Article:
Breaking code by switching input streams 2015-11-18

This summer I was refactoring code for reading class files in a Java compiler. The code used a custom input stream, and the implementation did essentially what BufferedInputStream from the Java standard library did. I decided it was redundant to use a custom input stream, and I should be able to replace it by the standard library class. However, doing this caused many errors in the regression test suite for the compiler.

This seemed odd. Replacing one input stream by another should have no effect on the code using the stream, right? After taking a closer look at the custom input stream, it really seemed like it followed the contract of the InputStream documentation, so why didn’t it work?

The first step to solving a compiler bug is usually to create a minimal test case: a minimal input program that exposes the same compile error. I could not do that in this case because the inputs that were crashing the compiler were class files – a binary file format that is difficult to edit by hand.

Another way to start debugging a problem is to try to get closer to the root cause – even though you might not know exactly where the root cause is located you can often make an educated guess. I assumed that whatever the root cause was, it was causing the bytecode reader to output an incorrect sequence of bytes to the class file parser at some point. Figuring out when that divergence happened should help to locate the cause. I put some printouts in the class file parser to log the bytes it saw coming from the bytecode reader. I then ran the compiler on a failing test and diffed the output between the working compiler and the faulty version, it was then easy to see that the outputs diverged just a few hundred bytes into one particular class file.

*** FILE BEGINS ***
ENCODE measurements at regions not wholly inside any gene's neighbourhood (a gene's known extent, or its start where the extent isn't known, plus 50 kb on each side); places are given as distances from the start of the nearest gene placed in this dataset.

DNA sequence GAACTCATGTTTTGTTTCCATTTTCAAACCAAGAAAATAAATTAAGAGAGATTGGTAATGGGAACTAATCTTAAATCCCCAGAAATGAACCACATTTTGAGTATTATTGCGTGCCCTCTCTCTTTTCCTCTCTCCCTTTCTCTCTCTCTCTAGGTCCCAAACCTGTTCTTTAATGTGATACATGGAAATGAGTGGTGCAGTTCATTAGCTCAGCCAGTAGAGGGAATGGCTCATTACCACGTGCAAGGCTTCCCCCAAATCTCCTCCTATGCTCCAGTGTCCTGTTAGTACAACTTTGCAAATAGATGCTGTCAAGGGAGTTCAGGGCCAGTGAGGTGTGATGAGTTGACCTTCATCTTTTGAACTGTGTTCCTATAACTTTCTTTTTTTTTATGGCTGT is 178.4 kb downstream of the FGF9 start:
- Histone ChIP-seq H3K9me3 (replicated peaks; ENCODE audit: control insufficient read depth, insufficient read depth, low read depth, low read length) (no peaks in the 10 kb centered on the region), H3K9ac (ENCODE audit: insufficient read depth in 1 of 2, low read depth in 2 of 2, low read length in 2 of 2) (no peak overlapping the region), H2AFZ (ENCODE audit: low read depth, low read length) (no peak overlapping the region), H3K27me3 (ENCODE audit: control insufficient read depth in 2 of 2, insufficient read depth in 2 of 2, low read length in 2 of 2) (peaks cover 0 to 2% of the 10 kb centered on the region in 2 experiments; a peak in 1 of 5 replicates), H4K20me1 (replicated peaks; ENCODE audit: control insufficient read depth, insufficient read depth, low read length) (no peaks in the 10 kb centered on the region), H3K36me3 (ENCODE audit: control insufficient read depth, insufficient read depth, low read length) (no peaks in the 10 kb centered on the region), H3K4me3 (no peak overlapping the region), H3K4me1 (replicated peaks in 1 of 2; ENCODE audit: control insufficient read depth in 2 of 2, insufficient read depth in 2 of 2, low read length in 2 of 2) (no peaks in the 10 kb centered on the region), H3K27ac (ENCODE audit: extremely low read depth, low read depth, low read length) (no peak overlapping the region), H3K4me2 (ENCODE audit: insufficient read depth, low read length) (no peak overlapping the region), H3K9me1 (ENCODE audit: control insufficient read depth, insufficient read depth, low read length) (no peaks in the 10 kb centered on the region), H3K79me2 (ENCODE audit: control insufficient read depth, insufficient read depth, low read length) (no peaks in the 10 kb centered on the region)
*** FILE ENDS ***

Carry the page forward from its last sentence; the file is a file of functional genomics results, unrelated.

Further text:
When I knew where in the class file the outputs diverged I could run the compiler in a debugger and set a breakpoint right before it reached that point. I single-stepped through to see what was happening call-by-call, and I saw that the problems started appearing right after a call to InputStream.skip(). I looked again at the documentation and saw that skip() is not guaranteed to always skip ahead the specified number of bytes. The code in the bytecode reader seemed to assume that though, because there was only one call to skip(). The correct way to use skip() is to call it repeatedly, using the return value which indicates how many bytes were actually skipped:

int remaining = bytesToSkip;
while (remaining > 0) {
  remaining -= in.skip(remaining);

The original input stream, the custom-made one, always ensured to skip the specified number of bytes, so when it was replaced by BufferedInputStream, which does not always skip the given number of bytes, things went wrong in the code that assumed all input streams worked the way the custom-made one did!

This is a valuable lesson in programming: even if you use one class that follows a specification by another that follows the same specification, you might end up breaking your code! This was not the first time I’ve had this kind of problem, and I suspect that it is a common and especially difficult to diagnose error in programming. A recent and wide-spread example of this type of problem is HashSet ordering in Java 8, where the iteration order has changed since the Java 7 HashSet implementation. This is all within the specification for a HashSet, but many uses inadvertently depended on the order being deterministic and switching to Java 8 then breaks the code.

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